The Smarter Cities initiative makes connectivity part of the transportation infrastructure.
For car commuters, drive time is a period of lost productivity. For those who use mass transit, however, those hours can become part of the workday, enabling employees to flex their schedules, check into meetings from offsite, and communicate with colleagues. All they need is a solid, fast Wi-Fi connection.
The Smarter Cities initiative is making that happen. Veniam has created a mesh network of mobile hotspots throughout the city of Porto, Portugal, that provides a new model for mobile infrastructure. By connecting buses, taxis, trash collection trucks, street sweepers, container trucks, boats, and other transit vehicles, Veniam was able to create an interactive, mobile Internet of Things in which vehicles become roving hotspots that provide commuters with continuous internet access that lets them work while in transit, while also sending data to a central hub in the network. These vehicles also collect a wide array of real-time data, including air temperature, traffic patterns, and road conditions.
In Porto, residents spend an average of 118 hours a year in traffic, contributing to pollution, congestion, and a diminished quality of life for everyone in the city. Yet, strong public transit options are widely available, and adding connectivity would make them more desirable to commuters who could use that extra time more productively.
“The STCP Free Wi-Fi service was launched on September 21st, 2014, providing wireless internet connectivity on the move to passengers of the public bus service. The service, available in the fleet of over 400 vehicles of STCP, allowed riders to enjoy a seamless internet experience on the move, powered by Veniam multi-network, multi-purpose platform,” said Rui Costa, CTO, Veniam.
Costa continued, “The service is innovative because it relies on the vehicle mesh network built by the Veniam vehicle-to-everything (V2X) Platform to make vehicles communicate with each other and with the internet.”
The network in Porto encompasses not only the STCP buses, but also municipality and trash collection trucks and other city service vehicles. It is the world’s largest commercial vehicular network in operation. Since its launch, more than 760,000 different have users used the service in over 10.5 million internet sessions.
The Veniam team worked closely with the Instituto de Telecomunicações, University of Porto, and the University of Aveiro, to learn how to deploy and operate a city-scale commercial vehicular network with daily users and with a service that provides an improvement in the quality of life in the city. “By leveraging Veniam software updates over-the-air, the team also learned how to keep upgrading the product with better performance and additional functionalities,” said Costa.
The Porto initiative was a success, and now the Veniam platform is bringing Smarter Cities connectivity to New York City, Singapore, and other cities that will soon be announced.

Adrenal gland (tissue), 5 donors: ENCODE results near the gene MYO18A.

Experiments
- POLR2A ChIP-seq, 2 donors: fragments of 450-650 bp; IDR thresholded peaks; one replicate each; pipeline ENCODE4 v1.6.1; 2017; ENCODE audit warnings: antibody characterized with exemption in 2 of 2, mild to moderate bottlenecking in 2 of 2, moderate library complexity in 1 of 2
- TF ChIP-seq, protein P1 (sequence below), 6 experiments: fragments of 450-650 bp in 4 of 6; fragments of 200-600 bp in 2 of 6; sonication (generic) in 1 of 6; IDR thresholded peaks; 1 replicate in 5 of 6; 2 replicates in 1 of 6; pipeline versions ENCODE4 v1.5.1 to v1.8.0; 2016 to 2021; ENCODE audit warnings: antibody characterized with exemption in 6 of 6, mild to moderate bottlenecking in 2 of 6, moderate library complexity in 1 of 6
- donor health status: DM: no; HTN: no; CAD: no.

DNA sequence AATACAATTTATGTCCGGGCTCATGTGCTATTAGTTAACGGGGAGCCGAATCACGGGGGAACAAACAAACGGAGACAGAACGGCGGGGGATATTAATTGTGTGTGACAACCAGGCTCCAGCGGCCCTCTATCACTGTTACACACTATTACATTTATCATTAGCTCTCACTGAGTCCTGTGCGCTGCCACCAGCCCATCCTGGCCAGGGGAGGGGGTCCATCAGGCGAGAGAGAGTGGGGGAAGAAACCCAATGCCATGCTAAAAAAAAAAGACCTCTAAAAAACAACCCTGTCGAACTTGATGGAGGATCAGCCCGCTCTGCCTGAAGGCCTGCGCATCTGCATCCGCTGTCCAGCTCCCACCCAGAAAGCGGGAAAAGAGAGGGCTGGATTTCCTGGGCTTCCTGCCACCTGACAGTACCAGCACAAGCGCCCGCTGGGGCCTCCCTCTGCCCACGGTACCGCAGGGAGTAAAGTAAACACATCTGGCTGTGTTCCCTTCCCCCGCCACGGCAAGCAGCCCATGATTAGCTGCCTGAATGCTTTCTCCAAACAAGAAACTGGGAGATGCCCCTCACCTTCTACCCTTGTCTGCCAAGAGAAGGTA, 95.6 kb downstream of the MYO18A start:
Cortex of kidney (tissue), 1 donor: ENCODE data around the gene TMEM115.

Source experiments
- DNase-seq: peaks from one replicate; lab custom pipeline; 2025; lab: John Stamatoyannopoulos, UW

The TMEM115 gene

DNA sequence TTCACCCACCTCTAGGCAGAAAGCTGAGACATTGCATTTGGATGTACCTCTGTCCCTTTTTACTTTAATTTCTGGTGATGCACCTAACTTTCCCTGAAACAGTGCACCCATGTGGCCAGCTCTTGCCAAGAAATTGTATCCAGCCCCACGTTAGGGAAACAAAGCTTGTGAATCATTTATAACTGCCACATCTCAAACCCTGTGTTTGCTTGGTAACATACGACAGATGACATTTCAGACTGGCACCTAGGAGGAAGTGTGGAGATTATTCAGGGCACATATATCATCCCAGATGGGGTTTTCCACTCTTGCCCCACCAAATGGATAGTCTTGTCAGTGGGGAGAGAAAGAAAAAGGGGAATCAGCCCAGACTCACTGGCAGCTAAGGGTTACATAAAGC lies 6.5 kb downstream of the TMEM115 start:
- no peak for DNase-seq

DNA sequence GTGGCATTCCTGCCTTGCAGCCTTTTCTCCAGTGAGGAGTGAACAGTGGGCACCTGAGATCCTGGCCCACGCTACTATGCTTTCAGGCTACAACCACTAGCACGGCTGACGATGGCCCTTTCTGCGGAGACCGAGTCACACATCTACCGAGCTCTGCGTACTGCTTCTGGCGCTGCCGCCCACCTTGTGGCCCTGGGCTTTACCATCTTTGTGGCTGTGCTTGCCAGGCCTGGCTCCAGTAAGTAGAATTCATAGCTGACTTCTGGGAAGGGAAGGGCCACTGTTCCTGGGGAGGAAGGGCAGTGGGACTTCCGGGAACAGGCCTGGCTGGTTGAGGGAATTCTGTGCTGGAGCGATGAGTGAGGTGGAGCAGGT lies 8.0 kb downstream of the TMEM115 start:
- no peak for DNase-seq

Connectors and sensors are at the heart of the project. Mouser organized a suite of complementary products from a host of manufacturers to create the mesh network, and Molex connectors are a key part of the electronics solution.
“The push of increasing technology into transportation can be summarized by one key driver: the consumer’s desire to always be connected,” said Mike Gardner, director, Advanced Technology Market Development, Molex, LLC.
At first glance, that connectivity is chiefly about productivity. Commuters who tap into the network can work or access communication and entertainment resources while on the go. But Gardner pointed out that, on a larger level, this connectivity achieves an even greater objective. “Connected mobility is also influencing another key technology driver: safety.”
When connected commuters access the network for their own use, they also contribute to the real-time information flow between their transportation mode and a central hub that can transmit information about conditions that will enhance safety.
Gardner continued, “Many technologies are being driven into transportation for autonomy, and that leads back to safety, and that, in turn, leads back to connected mobility. Strangely, one can make the argument the market driver is the Battle for the Eyeball. In this competition, the realization is that you can only have your eyes on one thing at a time. That, in turn, drives greater levels of safety necessity.”
When a cab hits a pothole, sensors will transmit that information to city planners, who can issue repair requests. When certain areas demonstrate congestion on a regular basis, traffic signals and bus schedules can be adjusted to regulate and diminish it, and to reroute or reschedule city services like trash collection.
The end result is a system that encourages more people to use mass transit, because they can count on free, fast Wi-Fi and productivity instead of stress in the morning. Traffic eases, pollution clears, and the city is able to collect information that helps it enhance quality of life for the residents — all with the help of connector technology.
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